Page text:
Back in April, contributing editor Phil Sasso posed the question in his “Sales Q&A” article: “Are you getting your fair share of capital equipment sales?” (Read the article at VehicleServicePros.com/10892904.) He presented an opportunity that most mobile distributors have but miss out on: to improve their profitability by selling capital equipment.
Lifts, A/C machines, compressors, tire changers and wheel balancers are high-ticket items that mobile distributors can sell to shops. At first glance, it seems like a no brainer, especially when you consider that no other sales channel has the access to aftermarket shops that a mobile distributor has.
Which begs the question: why do so few mobile distributors make the effort to corner this market? A distributor has to sell hundreds of wrenches and screwdrivers to match the profit from a four-post lift.
The simple answer is that the effort required can be intimidating. The only experience some mobile distributors have had is the occasional shop request for a quote, only to have the shop come back the next week and tell the mobile distributor they’re out of the running.
So is it worth the time and trouble to learn about capital equipment? The answer is yes, with qualification. The business has its unique demands. But nothing worth having comes without its price.
Capital equipment is complex and the technology, like other tools, is changing. To sell any product successfully, a salesperson must take the time to learn the intricacies. He must understand also the specific needs of the people using it. One size does not fit all.
A true story about capital equipment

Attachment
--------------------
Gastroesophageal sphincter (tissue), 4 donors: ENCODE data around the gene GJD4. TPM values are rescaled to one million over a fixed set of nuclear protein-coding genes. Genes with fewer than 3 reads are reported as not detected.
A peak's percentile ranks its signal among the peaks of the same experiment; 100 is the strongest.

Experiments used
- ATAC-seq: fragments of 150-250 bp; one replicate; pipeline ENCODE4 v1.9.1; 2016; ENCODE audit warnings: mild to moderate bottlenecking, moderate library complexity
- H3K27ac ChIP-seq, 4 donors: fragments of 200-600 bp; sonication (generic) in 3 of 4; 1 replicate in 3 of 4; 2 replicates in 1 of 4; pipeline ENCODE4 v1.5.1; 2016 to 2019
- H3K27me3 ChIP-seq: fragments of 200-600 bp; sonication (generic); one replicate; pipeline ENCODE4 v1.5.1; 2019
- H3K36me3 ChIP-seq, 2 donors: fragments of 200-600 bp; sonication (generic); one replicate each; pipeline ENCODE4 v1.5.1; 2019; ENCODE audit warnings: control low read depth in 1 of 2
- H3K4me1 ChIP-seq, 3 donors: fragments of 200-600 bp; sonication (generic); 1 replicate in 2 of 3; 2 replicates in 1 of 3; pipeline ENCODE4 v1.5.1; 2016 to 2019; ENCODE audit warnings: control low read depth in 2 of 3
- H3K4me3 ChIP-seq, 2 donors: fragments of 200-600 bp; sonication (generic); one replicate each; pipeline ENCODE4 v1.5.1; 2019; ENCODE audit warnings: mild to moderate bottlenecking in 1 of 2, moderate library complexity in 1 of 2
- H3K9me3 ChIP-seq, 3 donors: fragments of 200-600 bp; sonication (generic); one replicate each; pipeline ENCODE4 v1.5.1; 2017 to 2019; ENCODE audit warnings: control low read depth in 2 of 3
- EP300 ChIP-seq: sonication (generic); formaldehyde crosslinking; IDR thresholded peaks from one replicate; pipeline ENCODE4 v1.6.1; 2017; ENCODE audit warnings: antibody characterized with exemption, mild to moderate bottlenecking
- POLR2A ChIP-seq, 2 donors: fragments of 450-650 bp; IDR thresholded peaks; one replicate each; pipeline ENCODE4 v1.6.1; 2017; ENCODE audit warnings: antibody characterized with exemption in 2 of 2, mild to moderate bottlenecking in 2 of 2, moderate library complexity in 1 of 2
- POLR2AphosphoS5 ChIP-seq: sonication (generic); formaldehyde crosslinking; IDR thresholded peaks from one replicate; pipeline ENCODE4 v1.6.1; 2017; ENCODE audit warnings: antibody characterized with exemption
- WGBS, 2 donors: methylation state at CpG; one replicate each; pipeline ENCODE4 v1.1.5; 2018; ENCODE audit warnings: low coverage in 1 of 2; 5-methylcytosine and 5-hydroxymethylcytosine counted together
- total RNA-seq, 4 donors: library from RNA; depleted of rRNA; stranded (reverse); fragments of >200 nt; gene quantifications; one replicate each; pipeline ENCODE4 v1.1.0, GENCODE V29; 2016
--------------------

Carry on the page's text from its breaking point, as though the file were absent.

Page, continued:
John B. is a long-time mobile dealer who recently sold a lift to one of his shops. I have changed his name, but his story is 100-percent true, and it demonstrates the challenges and opportunities facing mobile distributors.
The owner of a shop he was visiting approached John B. one day and asked him if he could get them a scissor lift he saw advertised. The manufacturer would not sell the lift directly to the shop; the shop had to buy it through an authorized distributor. John B. felt lucky. He hadn’t sold a lift in years, nor had he invested much effort in it. But here was an easy sale. He ordered the lift through his warehouse distributor.
But before John B. could collect his money from the shop, the shop owner told him he didn’t want it because the technicians didn’t like it. The shop owner had not done his homework before making a purchase decision. John B., not wanting to get into a fight with a customer, began asking his other shops if they had use for the lift. In two weeks, he found a buyer.
An opportunity missed?
This situation worked out well for John B. But what if he took it upon himself to learn what capital equipment all of his shops needed? And in the process, educated the shops about their capital equipment options and involved the techs in the effort?
The equipment manufacturers aren’t going out of their way to hold mobile distributors’ hands. Many manufacturers have tried working with mobile distributors, only to become discouraged by the lack of willingness to learn the products, do the paperwork, coordinate training and installations. Manufacturers find it easier to work with contracted salesmen.
Mobile distributors have a unique opportunity in capital equipment sales. No contracted salesperson can get to the number of shops with the frequency of a mobile distributor. Nor can a contracted salesperson, who is lucky to visit all shops in his territory once a quarter, build many close customer relationships.
Nor can they work the decision maker from the “bottom up.” The distributor knows the techs who work with the equipment and oftentimes advise the shops what to buy. Who better to know the techs’ angle than the mobile distributor?
If you do your homework, the shop can’t “shop” you. If you’re informed about your products, you’re the resource. You’re doing the shopping for shops, saving them time and getting them the best deal.
The business is there for your taking.
Customers need to be educated
A lot of mobile dealers say they struggle with low-end products and Internet retailers when it comes to capital equipment. Which begs the question: How is it that such competitors who offer no training or aftermarket support can find a place with such complex, technologically advanced equipment where quality should rule? The market needs to be better educated about capital equipment.
Are you up to the challenge of being a true professional? To get started, go to VehicleServicePros.com/directory.